In an announcement this past Tuesday, theatreWashington announced sweeping changes to the rules among which is a division of the awards into two groups. The biggest change is meant to divide professional productions apart from smaller shows.
The revisions come after a year-long study which was brought into the spotlight after the larger theatre companies in DC wrote a letter to theatreWashington asking for reform to the awards process or else they would, “rethink their future involvement.”
After combing through the details on theatreWashington’s site, here are the points the DC Theatre scene needs to know and my take on them.
- The awards will now be split into to two groups based on the amount of Equity Actors in a cast. “Helen” productions will be for shows where less than 51% of the cast is Equity and no more than three Equity members are in the cast. “Hayes” productions will include shows with more than 51% Equity cast or shows where three or more cast members in Equity.
- My Take: The move is to clearly delineate shows from “Big” theatres vs. “Small” theatres but since the division occurs on the show level, a theatre could possible have shows that will compete in both categories which makes it more flexible than a hard division of the theatre community. The use of “Helen” and “Hayes” to name the two categories is a smart move to label them as “different but equal” awards. Regardless of the new divisions, each award will still be a Helen Hayes Award. The challenge will be to convince the community at large, who are already joking about the “Helen Helen Hayes” and the “Hayes Helen Hayes.” One cannot deny that budget size (a factor theatreWashington tried to take out of the division process) is a factor in regards to the amount of equity actors that are in a cast so to a certain extent, budget still plays a role in the grouping.
- Judging will also get a makeover, four judging panels will be used to adjudicate Plays and Musicals on the Helen and Hayes level. One panel will solely judge plays in the Helen group while another will judge plays in the Hayes group and so on. A fifth panel will also judge new plays and musicals in both groups.
- The judges will be nominated and selected by the Artistic Directors of the theatres. Judges will have to go through a vetting process and will consist of former theatre professionals, academics, and “life-long theatregoers.”
- While the post-show scoring will still determine nominations, there will also be a “second look” session at the end of the year where each judge panel will cast final votes on the nominations to determine the winner.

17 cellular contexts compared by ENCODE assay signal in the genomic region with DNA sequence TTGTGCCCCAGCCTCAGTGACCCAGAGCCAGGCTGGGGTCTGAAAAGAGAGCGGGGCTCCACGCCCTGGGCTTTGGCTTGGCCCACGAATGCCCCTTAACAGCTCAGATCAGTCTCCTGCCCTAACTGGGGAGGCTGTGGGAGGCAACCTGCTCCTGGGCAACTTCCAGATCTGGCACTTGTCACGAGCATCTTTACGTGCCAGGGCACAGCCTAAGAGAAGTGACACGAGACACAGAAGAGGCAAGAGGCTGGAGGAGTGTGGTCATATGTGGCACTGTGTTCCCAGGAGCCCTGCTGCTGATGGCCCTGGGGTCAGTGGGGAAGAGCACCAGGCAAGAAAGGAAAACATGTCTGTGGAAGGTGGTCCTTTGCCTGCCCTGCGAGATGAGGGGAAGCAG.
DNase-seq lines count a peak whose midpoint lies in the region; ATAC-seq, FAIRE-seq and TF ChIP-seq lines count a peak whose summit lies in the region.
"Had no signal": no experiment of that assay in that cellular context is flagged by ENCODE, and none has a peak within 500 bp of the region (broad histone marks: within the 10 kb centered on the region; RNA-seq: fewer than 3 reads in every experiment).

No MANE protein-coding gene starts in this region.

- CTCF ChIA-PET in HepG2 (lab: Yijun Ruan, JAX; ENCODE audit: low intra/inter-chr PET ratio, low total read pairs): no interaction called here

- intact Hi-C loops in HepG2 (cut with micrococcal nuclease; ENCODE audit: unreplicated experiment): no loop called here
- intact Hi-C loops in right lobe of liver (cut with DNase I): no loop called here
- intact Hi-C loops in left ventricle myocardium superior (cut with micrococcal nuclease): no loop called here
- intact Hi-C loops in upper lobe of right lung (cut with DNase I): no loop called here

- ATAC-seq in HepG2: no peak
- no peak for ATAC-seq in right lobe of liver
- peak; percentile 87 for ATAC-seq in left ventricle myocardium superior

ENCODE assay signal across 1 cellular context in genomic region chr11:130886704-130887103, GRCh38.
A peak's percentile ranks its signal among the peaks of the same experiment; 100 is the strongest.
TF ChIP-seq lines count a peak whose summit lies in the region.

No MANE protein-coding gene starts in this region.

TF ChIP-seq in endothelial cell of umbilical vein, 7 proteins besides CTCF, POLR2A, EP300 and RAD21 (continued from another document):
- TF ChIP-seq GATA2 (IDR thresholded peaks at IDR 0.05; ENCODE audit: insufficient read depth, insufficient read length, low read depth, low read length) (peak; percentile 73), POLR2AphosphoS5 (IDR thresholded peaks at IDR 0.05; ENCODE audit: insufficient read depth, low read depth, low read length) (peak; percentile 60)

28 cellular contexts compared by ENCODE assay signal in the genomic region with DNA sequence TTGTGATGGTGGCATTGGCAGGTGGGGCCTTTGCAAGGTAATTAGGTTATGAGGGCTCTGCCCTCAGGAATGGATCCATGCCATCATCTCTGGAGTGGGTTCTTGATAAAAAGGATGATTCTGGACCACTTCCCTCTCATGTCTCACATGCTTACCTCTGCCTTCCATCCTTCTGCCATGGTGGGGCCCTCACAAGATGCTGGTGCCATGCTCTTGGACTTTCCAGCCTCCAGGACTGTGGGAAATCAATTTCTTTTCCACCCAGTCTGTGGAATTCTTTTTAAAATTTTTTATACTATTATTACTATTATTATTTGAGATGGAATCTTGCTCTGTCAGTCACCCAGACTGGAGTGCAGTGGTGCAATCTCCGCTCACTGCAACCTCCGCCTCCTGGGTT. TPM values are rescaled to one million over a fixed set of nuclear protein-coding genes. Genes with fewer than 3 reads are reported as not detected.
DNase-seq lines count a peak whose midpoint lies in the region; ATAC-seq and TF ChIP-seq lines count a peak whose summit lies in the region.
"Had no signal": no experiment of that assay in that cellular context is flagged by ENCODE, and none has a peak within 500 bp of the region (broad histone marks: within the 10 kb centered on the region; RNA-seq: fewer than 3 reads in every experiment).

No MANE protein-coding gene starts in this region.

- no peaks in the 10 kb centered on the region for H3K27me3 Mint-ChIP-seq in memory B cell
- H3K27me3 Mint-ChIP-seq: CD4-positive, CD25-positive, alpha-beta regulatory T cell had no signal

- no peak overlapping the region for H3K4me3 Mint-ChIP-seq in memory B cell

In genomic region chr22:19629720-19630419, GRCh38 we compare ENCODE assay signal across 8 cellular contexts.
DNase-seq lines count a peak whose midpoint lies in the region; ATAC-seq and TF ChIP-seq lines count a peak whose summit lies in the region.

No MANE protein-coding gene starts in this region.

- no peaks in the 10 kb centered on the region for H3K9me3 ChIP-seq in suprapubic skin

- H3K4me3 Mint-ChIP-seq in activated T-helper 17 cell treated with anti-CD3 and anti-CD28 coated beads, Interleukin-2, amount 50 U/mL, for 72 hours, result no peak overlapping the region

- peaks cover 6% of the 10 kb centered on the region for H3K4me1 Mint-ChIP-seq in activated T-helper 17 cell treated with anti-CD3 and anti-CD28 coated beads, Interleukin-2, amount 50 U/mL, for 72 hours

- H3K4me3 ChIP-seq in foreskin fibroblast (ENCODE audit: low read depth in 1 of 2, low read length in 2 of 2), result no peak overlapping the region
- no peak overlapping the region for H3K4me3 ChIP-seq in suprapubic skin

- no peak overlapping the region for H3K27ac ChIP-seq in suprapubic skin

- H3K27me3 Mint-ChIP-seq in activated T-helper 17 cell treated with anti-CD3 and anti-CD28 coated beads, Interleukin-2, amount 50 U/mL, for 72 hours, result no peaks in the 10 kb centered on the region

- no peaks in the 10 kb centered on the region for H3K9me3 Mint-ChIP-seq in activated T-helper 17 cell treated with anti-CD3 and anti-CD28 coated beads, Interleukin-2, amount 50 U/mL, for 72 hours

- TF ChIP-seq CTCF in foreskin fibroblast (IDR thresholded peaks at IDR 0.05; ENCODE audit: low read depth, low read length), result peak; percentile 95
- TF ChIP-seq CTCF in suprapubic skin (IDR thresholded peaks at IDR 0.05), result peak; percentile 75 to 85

- My Take: The new rules on judging certainly gives these awards a more Oscar-race like feel. Also the awards now feel more like celebrating the best of the past year. I wonder if we will see any sort of campaigning now that judges will cast final votes after nominations. While theatreWashington says it will prevent lobbying and persuasion through moderated discussions at these “second look” sessions, it is still totally possible to reach out to the judges (who are identified on the site) and have some lunch, throw a party, and other things people in the Oscar race are familiar with. Will we see Artistic directors get a little bit more strategic with the programming of their seasons? Will we see shows slated towards the end of the year to create more buzz riding into the end of the year?
- With now twice as many awards to give out the total number of possible awards grows to 47. Not every category doubled with these changes, the non-resident awards shrank from four to two.
- My Take: I guess theatreWashington got tired of nominating famous actors and out-of-towners, only to see them not show up. Whatever makes for a faster ceremony I say. However with 47 awards how will they fit that into an already long awards night? They can’t, and they haven’t figured out how they are going to tackle that challenge. Will there be two award ceremonies? Will the night only award the “top-line” categories? Will sound, costume, and set awards be given out at another dinner hosted by a celebrity for the techies to fawn over?
We’ll find out more in good time but for now one thing is certain, change is coming and as a whole everybody is at least happy something is being done.